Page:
SV: I used to be a lyricist for a punk band Suburban Acid. One hot night in July after we’d run ramalamadingdong in one of those uber-cool hip and howl bars, we headed over to Chateau Marmont. One of the band members had a John Belushi obsession, and after about twenty minutes of haggling we managed to get a couple of standard guest rooms. My polite British accent seemed to do the trick. Anyway, later that evening after raiding the mini bar and snacking on American candy, I had a dream about Jim Morrison, Sam Cooke, and a mermaid named Fizzbit. Jim Morrison had gold dusted hair and was running barefoot in a rainbow coloured field. Sam was serenading beautiful, ethereal, wet-skinned Fizzbit on a stretch of beach rock, while she was smoothing her flame coloured curls with a magic comb made of tortoiseshell that fluted random lines of Bowie songs. They were speaking in tongues and sitting perched on huge lotus leaves in a circle. When I woke up I dashed off several verses. Each sentence had a tidy brevity to it. I used a combination of assonance, alliteration, word play, and rhythmic references to popular culture and art using song- rap and lyrical beats. That morning I spied a well-known American glamour model in the lobby and wrote: ‘She was a wiggle and giggle chick with a slut bomb pout and Jenna Jameson bounce.’ Sonic Scatterscript was born.

Saira Viola Don't Shoot the Messenger cover

STO: From what I’ve read of your work, you show no semblance of fear in tackling subversive subjects. You take political opponents head on while shaking both fists against the injustices observed in this oft-times wicked world. What motivates you to tackle those nooks, crannies, and corners of society that many writers would just assume shy away from?

SV: In response to a question about the politics of Guernica, Picasso said: “What do you think an artist is? An imbecile who only has eyes if he’s a painter, ears if he’s a musician, or a lyre in every chamber of his heart if he’s a poet – or even, if he’s a boxer, only some muscles? Quite the contrary, he is at the same time a political being constantly alert to the horrifying, passionate or pleasing events in the world, shaping himself completely in their image. How is it possible to be uninterested in other men and by virtue of what cold nonchalance can you detach yourself from the life that they supply so copiously? No, painting is not made to decorate apartments. It’s an offensive and defensive weapon against the enemy.”

What is true of painting is equally true of writing. Politics continuously shapes us, consciously and unconsciously. Political and economic forces beyond our immediate control determine the kind of life we have, the quality of air we breathe, the type of food we eat, where we live, what school we attend and even how many of our dreams will slip by and how many we get to make true. And to a large degree it’s such forces that have shaped my life and my thinking. When we moved to England we had to start over. I was a foreigner and routinely hammered for it. Made to feel like I didn’t belong. But I found solace in writing and was welcomed by counter culture rebels and outsiders. Regular stints volunteering at soup kitchens and homeless shelters taught me how poverty stigmatises and demonises. Denied access to everyday services because you can’t provide an address. Many homeless people will struggle to vote, rent a car, get medical care, or open a basic bank account. Even slapping a deuce will be a daily challenge if you’re homeless. Will you use the public highway as a toilet or be allowed the privacy and courtesy of a restroom? Your very being is under threat. And you’re forced to exist in a twilight world. But you can’t afford to just sit back and rattle a cup for change. You have to be sharp and nimble to survive. Poverty can steal your identity and rob you of your humanity, so it’s an issue I feel we have to tackle as more and more people become victims of a corrupt financial system that’s ostensibly rigged against them. Through literature, poets -writers- can find ways to confront these issues and use the power of language and all the treasures of creative devices to air these topics. I also pen quiet stuff too. I’m energised by the lyrical drama of nature and all its pulsing energy. I’d like to think I’m open to writing about a whole kaleidoscope of different experiences and ideas, and I’m still exploring and experimenting with language.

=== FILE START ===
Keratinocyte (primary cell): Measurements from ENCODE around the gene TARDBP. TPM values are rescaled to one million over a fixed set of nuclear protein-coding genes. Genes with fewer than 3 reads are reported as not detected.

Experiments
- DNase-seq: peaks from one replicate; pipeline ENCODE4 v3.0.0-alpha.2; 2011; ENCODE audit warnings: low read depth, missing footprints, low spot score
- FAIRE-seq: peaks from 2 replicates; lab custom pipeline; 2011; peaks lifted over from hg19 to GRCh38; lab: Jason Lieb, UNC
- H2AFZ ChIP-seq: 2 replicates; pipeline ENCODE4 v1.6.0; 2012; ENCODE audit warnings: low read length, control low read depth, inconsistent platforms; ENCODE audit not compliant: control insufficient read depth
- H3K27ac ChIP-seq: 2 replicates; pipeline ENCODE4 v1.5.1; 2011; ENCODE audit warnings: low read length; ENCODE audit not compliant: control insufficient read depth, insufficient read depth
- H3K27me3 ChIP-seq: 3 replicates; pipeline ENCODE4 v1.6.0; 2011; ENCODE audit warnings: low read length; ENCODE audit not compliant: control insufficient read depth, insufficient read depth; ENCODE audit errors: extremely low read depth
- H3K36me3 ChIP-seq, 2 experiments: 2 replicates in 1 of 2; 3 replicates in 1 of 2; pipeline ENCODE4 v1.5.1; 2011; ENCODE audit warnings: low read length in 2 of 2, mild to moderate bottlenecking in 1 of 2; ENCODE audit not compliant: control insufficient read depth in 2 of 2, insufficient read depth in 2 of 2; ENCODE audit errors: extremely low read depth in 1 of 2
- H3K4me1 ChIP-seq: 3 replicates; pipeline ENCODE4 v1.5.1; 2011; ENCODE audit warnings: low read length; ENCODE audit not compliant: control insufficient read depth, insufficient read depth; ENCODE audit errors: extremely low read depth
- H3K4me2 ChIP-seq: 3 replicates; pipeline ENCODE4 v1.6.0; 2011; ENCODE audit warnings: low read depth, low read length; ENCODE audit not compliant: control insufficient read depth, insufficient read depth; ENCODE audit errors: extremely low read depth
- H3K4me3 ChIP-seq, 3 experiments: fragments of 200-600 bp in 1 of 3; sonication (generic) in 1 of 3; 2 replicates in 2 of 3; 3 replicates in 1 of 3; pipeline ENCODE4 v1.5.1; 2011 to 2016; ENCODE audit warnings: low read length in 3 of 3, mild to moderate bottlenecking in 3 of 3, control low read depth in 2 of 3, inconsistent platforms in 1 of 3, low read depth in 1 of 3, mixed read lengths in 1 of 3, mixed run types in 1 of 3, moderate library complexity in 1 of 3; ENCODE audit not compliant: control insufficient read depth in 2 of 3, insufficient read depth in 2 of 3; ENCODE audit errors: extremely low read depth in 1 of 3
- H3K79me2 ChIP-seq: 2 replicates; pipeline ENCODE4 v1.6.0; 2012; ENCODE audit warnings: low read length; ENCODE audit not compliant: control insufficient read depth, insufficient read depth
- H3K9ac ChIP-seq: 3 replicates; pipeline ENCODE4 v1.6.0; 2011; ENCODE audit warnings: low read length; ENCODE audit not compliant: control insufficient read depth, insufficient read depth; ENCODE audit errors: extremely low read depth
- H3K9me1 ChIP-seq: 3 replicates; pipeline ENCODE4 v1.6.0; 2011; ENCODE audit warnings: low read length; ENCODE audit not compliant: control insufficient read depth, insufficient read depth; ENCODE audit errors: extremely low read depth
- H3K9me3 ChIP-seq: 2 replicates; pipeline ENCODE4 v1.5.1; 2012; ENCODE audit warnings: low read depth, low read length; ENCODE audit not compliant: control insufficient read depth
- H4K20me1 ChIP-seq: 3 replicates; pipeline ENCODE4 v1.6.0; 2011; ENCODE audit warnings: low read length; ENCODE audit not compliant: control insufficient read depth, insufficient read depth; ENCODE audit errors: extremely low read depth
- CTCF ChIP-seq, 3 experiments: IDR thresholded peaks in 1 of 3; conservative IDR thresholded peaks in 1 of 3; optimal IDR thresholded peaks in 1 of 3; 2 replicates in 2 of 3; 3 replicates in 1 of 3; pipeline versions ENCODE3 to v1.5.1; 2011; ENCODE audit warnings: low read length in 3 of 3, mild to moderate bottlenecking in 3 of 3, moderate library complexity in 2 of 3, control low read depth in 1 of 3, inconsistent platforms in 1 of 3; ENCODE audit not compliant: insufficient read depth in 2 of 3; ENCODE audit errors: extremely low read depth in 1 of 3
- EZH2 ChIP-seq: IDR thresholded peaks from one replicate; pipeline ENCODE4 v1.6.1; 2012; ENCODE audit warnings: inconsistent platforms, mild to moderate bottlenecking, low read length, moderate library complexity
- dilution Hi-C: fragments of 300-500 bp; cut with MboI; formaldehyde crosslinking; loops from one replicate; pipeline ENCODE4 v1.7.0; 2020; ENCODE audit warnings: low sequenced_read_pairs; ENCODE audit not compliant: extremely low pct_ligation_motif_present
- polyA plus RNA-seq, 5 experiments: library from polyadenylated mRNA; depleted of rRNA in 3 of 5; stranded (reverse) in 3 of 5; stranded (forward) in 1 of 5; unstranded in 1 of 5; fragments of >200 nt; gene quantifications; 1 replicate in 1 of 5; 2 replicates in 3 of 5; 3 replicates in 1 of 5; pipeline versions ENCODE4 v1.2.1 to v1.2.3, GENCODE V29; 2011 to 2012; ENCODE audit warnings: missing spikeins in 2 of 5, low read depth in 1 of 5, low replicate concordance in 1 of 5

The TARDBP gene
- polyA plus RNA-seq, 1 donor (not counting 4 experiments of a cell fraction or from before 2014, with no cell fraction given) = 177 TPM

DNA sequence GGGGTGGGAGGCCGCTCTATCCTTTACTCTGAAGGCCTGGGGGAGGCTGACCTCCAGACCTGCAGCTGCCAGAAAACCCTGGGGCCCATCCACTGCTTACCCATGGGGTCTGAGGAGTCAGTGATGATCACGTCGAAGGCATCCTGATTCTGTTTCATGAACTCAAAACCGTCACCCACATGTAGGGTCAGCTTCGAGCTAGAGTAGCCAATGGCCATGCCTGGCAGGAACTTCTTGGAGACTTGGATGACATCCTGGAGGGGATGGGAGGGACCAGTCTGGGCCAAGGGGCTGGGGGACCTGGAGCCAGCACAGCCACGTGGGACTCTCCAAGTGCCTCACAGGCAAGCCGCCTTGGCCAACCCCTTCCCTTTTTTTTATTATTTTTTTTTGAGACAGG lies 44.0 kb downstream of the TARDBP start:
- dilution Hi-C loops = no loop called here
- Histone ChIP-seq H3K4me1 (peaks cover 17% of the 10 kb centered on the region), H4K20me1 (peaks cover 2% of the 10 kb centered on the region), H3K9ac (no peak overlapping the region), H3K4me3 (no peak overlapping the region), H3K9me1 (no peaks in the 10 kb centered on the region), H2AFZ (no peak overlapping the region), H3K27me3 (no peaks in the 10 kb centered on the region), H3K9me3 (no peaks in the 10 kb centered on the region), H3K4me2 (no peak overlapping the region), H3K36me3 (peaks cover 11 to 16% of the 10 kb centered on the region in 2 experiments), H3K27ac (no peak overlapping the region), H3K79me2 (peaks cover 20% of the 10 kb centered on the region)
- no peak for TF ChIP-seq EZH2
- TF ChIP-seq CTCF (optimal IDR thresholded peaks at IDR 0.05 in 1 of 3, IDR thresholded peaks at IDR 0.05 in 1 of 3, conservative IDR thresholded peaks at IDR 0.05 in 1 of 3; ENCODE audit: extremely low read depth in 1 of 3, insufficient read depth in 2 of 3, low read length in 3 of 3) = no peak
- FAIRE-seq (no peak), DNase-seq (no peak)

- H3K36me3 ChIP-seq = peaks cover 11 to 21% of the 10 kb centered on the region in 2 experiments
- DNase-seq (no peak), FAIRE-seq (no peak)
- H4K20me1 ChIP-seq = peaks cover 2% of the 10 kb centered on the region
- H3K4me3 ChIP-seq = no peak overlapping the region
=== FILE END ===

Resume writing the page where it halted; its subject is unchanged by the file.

Saira Viola photo 2

STO: There is also a certain lyrical quality to the way your verse flows. Do you listen to music while you write? Who are some of your influences and inspirations?

SV: Yes, music is an integral part of my work. I think in rhyme and verse, which can be a little distracting if I want to play with free verse forms and shape sentences using other techniques. For me the mighty polymath Gil Scott Heron, novelist, political activist, poet, singer, songwriter rapper, is a huge inspiration. The way he fused funk, soul, jazz and blues with rhythmic spoken word to rail against social injustice, nuclear war, racism, Vietnam, the Nixon administration – still resonates. A genius-political funketeer. He was a trail blazer a word – wit innovator and his influence can be still be felt today. I do have a very broad musical palette, from classic blues to Amazonian bee buzz. It very much depends on the mood and vibe at the time: Mickey Champion, Wu Tang Clang, Unitas Quick, Marvin Gaye, Elvis, Bob Dylan, Ray Charles, Public Enemy, NWA, Mozart, Bessie Smith, Billie Holiday, Prince, The Clash, Bowie .